Electric Vehicle Stress
The United States and many other countries around the globe are fighting to reduce the usage of fossil fuels in vehicles as worry increases on the health of the earth. Many of these countries are trying to accomplish this by changing from gasoline and diesel cars to electric, cutting fossil fuel usage in passenger vehicles altogether. Many countries’ goals are to make this change within the next ten to fifteen years, which could possibly rush the process. Not all sides of the story have been considered such as, where this electricity comes from, how we would have to make current energy clean, how to keep up with increased energy demand, increased energy fluctuation throughout the day, and how other countries will attempt to adapt. Yet changing to electric cars will result in more pollution through current and future energy production. While many believe that the problem is solved there is a long road ahead to truly have clean energy in electric vehicles.
The influx in electric vehicles would have a list of downsides if this were to be pushed. In order for energy to be considered clean, it would have to come from responsible and renewable sources of energy. This means electricity would need to stop being produced from sources like coal, diesel, gasoline, and forms of natural gas. These are the worst forms of energy production on the planet and our electric cars will still be powered by them, making this clean energy, dirty energy. As the US energy administration says, in the United States 19 percent of electricity is produced from coal, and 40 percent is from natural gas. In order to change to clean energy, not including nuclear energy which takes up 20 percent of all energy made, we would have to replace almost 60 percent of all energy produced in the United States within the next ten to fifteen years. While making this change we will have to simultaneously increase the amount of electricity produced in order to keep up with the demands of more electricity needed with electric cars.
Many problems need to be solved or understood for cars to go electric that is rarely considered. According to PEW, the amount of electricity if electrification took place in all sectors means we would need to increase consumption by 38 percent which mainly would contribute to electric cars. This means that while replacing 60 percent of electricity production we would also have to increase production by 38 percent which put a massive strain on keeping up with these goals. This would make replacement and growth very hard to take place and would surely lead to cost-cutting and possibly more pollution if these forms of fossil fuel energy were used as a shortcut to meet demand. PEW says that California projects that cars will use 5.4 percent of all electricity produced by 2030, this is 17,000-gigawatt hours in just California alone. PEW also speaks about the demand for electricity changing through the course of the day. In the early morning, the demand is less, but in the early evening, demand increases dramatically. People come home from work, turn their lights on, turn the TV on, make food, and if they have an electric car they plug them in for the next day of use. If people were to follow what many do now, everyone would charge as soon as they get home from their jobs increasing strain on the system all at once and even having the possibility of overloading the system. So while many charging stations will need to be made the network would have to find a way to meet the demands, especially in densely populated cities.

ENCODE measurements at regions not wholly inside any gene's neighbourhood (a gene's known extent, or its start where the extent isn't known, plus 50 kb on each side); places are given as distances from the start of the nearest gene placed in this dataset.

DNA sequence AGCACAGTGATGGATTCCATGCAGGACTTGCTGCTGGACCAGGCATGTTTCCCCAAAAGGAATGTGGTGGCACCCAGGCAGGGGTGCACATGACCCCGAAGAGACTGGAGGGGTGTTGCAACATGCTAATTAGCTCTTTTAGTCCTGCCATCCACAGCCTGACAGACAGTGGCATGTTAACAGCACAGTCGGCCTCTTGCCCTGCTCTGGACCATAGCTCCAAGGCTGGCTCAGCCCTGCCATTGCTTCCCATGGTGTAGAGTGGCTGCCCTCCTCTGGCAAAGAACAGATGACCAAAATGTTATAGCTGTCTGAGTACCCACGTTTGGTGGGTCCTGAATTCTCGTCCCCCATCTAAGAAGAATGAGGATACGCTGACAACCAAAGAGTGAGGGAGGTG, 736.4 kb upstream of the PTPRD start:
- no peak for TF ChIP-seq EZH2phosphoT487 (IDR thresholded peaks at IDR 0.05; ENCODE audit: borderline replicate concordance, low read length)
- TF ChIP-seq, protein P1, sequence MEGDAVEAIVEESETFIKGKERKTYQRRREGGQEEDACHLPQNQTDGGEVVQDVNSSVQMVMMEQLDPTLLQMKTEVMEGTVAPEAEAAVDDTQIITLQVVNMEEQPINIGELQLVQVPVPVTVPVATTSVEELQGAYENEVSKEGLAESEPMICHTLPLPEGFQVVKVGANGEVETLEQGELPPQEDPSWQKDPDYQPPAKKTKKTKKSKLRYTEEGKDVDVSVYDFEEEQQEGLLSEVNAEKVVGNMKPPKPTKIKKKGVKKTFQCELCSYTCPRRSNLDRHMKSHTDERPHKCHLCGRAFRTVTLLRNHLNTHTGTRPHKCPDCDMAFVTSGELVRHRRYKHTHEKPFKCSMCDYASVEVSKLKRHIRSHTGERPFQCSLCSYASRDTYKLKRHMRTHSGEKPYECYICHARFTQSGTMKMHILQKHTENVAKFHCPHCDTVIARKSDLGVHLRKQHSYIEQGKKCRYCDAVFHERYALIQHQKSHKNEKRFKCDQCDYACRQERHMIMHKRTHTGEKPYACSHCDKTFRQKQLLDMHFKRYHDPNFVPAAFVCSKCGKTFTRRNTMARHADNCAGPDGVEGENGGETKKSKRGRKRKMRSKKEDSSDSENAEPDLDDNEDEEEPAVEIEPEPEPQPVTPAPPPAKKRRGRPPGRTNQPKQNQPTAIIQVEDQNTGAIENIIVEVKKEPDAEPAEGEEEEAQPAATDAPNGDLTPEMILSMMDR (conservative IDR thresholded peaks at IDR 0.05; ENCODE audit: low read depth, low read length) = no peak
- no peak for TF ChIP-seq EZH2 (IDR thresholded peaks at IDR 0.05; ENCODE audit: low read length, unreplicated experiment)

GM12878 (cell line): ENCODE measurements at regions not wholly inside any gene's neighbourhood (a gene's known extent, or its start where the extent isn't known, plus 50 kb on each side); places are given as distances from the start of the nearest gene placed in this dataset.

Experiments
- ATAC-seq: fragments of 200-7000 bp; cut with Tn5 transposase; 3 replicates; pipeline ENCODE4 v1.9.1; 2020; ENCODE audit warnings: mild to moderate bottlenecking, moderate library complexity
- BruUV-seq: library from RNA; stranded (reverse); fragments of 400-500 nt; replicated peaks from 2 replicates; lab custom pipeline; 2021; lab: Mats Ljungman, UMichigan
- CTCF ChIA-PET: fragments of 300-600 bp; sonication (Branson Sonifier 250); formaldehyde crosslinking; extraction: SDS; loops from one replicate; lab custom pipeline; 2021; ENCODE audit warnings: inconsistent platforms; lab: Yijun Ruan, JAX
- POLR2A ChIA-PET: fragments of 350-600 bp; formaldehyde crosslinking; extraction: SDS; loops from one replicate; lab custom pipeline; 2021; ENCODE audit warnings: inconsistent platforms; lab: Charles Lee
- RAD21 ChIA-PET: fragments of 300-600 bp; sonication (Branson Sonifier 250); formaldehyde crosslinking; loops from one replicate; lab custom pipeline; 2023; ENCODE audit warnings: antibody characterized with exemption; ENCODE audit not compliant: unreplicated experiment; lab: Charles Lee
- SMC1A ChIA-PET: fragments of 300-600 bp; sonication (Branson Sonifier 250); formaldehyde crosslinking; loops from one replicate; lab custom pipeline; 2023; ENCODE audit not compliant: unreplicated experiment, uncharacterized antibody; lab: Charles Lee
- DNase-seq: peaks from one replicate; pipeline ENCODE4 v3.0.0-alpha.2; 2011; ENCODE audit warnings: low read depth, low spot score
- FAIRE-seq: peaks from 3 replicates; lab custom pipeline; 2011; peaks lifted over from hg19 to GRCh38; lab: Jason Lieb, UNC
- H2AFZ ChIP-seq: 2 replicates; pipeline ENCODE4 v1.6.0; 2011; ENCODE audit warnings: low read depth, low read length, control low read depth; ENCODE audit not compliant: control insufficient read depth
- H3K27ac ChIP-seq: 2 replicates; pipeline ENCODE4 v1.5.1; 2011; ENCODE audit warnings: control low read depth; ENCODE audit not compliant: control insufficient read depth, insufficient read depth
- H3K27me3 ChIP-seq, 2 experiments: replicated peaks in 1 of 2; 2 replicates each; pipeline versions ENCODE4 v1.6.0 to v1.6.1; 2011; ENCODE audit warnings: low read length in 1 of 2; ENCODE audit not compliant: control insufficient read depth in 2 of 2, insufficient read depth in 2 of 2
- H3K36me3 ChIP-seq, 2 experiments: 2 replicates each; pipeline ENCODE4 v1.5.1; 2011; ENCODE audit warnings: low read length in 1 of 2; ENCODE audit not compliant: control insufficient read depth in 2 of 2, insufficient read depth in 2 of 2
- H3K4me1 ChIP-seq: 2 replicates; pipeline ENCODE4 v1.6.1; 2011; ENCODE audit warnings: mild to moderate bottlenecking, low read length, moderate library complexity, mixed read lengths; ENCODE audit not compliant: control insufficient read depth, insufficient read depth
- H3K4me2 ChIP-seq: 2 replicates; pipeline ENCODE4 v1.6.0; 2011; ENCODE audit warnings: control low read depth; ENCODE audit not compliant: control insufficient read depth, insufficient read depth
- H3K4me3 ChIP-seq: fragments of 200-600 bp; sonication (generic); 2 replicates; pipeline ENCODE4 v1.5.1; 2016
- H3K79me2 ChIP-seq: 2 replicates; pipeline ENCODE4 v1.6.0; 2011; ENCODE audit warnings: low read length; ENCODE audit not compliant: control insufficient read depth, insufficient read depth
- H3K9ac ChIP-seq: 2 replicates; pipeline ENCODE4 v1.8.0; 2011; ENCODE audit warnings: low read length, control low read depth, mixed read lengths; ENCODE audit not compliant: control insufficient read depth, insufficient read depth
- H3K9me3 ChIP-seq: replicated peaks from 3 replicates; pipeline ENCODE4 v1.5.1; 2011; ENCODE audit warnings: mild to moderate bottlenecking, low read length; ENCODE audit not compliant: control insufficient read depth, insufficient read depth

Places like China and India are heavily populated and will have a much harder challenge meeting these goals. China and India have the worst pollution on the planet in terms of energy production. According to the EIA, china’s energy is 59 percent coal, 20 percent petroleum, and 8 percent natural gas, while India is 45 percent coal, 20 percent petroleum. This means China would need to replace 80 percent, and India would need to replace 65 percent of its energy production while also increasing its energy production to accompany electric cars. China’s energy is produced by only 13 percent renewable resources, and India is only one percent, apart from their biomass energy production which is 20 percent. These countries would also have a harder time because of their more dense population, but China already has a policy in place that would help them to make the change. China phases out cars as they get older in order to help with pollution. This is done by limiting the sale of certain cars depending on age and also banning some depending on age. This phase-out will help them with replacing fossil fuel burning cars, but will not help them solve their issue of replacing where the energy will come from.
While for some countries this problem will be easy to solve. Countries like Norway already have 60 percent electric cars and energy comes from 97 percent renewable resources and 93.4 percent of that consisting of hydroelectric energy. Countries like Norway are in the works of solving the fossil fuel burning vehicles while also considering where this energy will come from and should be a prime example we should follow. While countries like The United States, China, India, and many others will all have different solutions to their problems because of cultural, agricultural, and differing landscapes. Taking advantage of possible energy resources based on territory will be the best possible solution.